Cathy O’Callaghan, 52
Controller, CFO of Automotive, Ford Motor Co.
Location: Dearborn, Mich.
Education: B.A., economics, University of Reading
What drew you to the auto industry? When I was an undergraduate, Ford was one of many companies that would do recruitment. What I liked about Ford was the variety of areas I could work in. Some of my classmates were looking for very specific jobs, but Ford just offered a very good training program, to be honest. My thought was that Ford had a really good reputation and I could get an accounting qualification and move on from there. I never dreamed that 30 years later I’d still be here.
First automotive job: I joined Ford on March 1, 1990, and I remember that exactly because it’s a holiday in my home country of Wales. I joined at the Dagenham Engine Plant in London as a graduate trainee. It was quite an experience. I had no clue about automotive; I couldn’t even drive a car when I joined. Initially I took the bus to work and then took driving lessons that Ford helped pay for, and about six months later I got my driver’s license. I do remember being horrified that I had to be in to work by 8 a.m. I remember thinking, “That’s so early in the morning!” And back then we had to finish work at 4:30 p.m. Looking back now, I’d love to start work at 8 and finish by 4:30.
Big break: My first big break was when I was promoted to finance director of Ford Switzerland. It was a leadership role and was the first time I had to work outside of the U.K. A different culture, environment and language. There was no finance supervisor to go ask how do I do X, Y or Z; you just have to get on with things. That taught me a lot about leadership and how to integrate and work with other cultures. It was a big eye-opener and was a great steppingstone in my career.
What was the major challenge you’ve faced in your career? How to manage family and a career. My husband also works for Ford so we’ve had to manage two careers along with our twin daughters. We’ve moved countries a few times, and having that disruption to your home life and your children’s lives has easily been the biggest challenge.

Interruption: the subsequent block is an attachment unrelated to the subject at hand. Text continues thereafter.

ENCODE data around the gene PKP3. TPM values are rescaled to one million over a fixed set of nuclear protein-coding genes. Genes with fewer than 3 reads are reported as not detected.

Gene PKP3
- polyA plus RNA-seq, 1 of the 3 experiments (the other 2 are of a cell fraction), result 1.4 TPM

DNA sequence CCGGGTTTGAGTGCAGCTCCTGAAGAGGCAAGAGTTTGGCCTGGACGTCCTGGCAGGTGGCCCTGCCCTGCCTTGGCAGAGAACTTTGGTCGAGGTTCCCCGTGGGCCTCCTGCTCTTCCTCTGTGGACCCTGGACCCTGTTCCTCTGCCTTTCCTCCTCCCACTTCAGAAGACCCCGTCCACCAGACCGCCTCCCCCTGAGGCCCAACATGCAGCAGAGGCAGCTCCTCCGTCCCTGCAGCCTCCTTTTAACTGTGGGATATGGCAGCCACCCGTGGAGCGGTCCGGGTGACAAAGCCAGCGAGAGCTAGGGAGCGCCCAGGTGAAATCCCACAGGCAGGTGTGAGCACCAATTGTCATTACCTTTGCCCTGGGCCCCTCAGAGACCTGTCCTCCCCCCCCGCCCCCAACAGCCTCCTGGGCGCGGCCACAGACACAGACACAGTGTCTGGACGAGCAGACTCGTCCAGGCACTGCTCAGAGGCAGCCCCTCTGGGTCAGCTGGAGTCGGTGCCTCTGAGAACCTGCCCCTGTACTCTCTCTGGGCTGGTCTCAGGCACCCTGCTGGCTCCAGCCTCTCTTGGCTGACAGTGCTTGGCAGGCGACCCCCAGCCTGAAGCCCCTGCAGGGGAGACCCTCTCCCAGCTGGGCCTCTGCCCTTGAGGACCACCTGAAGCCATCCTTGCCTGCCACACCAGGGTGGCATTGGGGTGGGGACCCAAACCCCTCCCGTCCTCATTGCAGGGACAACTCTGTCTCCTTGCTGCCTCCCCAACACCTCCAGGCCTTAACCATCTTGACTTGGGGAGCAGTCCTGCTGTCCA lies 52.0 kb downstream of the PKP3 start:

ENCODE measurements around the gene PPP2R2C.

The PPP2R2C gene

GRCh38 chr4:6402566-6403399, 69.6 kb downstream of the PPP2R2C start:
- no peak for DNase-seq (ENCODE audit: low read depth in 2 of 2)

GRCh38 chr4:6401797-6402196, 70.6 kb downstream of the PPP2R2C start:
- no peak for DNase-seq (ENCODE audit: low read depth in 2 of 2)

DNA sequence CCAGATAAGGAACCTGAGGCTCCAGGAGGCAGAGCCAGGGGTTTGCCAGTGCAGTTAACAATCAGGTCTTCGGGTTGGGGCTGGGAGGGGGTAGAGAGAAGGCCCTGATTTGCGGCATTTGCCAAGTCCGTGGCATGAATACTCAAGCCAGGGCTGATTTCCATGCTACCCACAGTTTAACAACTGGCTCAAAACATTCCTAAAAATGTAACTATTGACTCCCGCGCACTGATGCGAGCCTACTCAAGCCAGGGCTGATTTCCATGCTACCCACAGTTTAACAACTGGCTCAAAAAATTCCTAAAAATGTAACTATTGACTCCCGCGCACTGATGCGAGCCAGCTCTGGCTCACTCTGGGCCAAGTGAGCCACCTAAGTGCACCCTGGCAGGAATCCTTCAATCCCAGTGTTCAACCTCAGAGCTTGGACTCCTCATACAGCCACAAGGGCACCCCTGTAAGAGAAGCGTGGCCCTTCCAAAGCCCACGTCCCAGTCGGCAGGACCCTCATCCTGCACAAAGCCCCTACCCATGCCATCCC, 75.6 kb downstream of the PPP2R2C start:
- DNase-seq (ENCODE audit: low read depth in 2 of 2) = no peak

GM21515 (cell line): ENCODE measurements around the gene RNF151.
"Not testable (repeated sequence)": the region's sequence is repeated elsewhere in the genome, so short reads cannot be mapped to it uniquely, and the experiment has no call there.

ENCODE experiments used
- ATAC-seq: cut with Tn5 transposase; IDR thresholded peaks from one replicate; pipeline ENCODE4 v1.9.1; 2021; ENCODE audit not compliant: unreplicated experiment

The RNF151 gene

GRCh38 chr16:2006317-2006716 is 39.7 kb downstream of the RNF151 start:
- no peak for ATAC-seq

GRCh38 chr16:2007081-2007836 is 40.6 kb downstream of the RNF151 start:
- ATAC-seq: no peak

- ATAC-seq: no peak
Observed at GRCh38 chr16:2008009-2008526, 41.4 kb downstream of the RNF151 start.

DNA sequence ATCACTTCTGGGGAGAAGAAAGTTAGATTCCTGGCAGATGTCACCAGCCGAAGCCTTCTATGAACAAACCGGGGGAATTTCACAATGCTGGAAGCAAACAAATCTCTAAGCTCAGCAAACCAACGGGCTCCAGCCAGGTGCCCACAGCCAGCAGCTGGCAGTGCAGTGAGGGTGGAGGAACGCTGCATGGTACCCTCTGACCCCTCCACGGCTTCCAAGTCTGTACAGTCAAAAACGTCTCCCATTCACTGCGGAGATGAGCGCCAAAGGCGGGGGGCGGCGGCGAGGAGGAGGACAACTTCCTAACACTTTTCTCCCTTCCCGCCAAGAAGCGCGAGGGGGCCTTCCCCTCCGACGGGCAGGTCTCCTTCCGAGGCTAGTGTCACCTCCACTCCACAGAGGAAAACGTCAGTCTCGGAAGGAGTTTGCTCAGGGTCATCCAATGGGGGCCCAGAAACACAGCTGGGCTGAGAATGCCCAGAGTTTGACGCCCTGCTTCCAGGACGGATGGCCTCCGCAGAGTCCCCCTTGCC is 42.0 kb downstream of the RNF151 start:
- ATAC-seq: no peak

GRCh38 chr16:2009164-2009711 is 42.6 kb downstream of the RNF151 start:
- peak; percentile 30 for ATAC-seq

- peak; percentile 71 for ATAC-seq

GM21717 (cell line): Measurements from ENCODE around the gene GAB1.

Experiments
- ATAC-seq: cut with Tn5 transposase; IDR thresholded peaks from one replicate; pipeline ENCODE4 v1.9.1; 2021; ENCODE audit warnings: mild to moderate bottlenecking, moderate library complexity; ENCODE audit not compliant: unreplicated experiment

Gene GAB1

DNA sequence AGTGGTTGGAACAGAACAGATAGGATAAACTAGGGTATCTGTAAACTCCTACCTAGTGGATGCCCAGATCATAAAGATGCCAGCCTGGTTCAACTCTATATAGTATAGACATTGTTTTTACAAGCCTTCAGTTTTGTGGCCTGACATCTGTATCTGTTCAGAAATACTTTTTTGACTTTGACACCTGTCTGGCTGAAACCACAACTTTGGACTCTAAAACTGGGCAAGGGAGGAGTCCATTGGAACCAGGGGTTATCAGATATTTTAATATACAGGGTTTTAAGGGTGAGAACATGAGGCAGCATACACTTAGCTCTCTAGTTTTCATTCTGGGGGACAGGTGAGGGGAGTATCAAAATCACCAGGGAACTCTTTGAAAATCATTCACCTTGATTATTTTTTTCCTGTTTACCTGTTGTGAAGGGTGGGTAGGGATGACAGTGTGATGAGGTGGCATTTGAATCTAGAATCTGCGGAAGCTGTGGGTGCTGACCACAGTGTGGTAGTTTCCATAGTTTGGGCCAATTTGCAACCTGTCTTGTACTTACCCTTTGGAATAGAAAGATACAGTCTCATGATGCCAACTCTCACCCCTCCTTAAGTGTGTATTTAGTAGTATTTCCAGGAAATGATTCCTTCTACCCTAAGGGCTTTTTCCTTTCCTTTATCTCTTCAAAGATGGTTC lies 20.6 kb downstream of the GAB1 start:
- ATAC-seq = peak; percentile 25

You’ve been in the industry 30 years. What’s the most important change you’ve seen? The pace of change of technology. For the first part of my career it was all about product, product, product. Now it’s all about connectivity, technical disruption, autonomous vehicles and the transition to battery-electric vehicles. That’s been the biggest change.
Describe your leadership style. I like to think I’m very open. I like to get a lot of input and fresh ideas from the team. I always think it’s important to have people who offer alternative ways of thinking. I do like to have a bit of a laugh in the workplace. Humor is very important to me because, let’s face it, there’s a lot of tension at work.
What should be done to encourage women to enter the auto industry? The first thing I’d say is there should be more women that are doing the recruiting. When people think about the auto industry, they think there’s a real industrial or engineering focus. I really think it’s important at the early recruiting stage, going out there and actually having more women recruit and be able to share what they do at Ford. It’s a completely different perspective when you talk to women and they say, “Oh, you can do that? I can do that too, then.” I think that’s the first thing. And what’s really important is that we have policies in place to support women actually climbing the career ladder. Because you might be able to get them in in the first instances, but if, for example, they’re going to fall back when they have children because we don’t have actual policies [to support them], then we’re never going to get more women higher up in leadership positions in the company.
When I first joined Ford 30 years ago there were so few women who could actually manage both a career and family. It was a choice, one way or the other. That’s changed dramatically over the past 30 years.
Tell us about your family. My husband is Swiss; I met him while working at Ford Switzerland. He’s in the marketing and sales side, and right now he works in consumer experience. My girls will become juniors in high school this year. They love being in Michigan and love the fact they can start to learn how to drive when you’re not even 15 here. Their dream car is a two-door Bronco in bright orange, but they’re not getting one of those, not at 16 years of age.
What’s your favorite weekend activity? This winter I’m thinking about trying some cross-country skiing. I love the nature here, but the hills aren’t very large so it’s not really much for downhill skiing, so I’m thinking about taking up some cross-country skiing and seeing how I do.
— Michael Martinez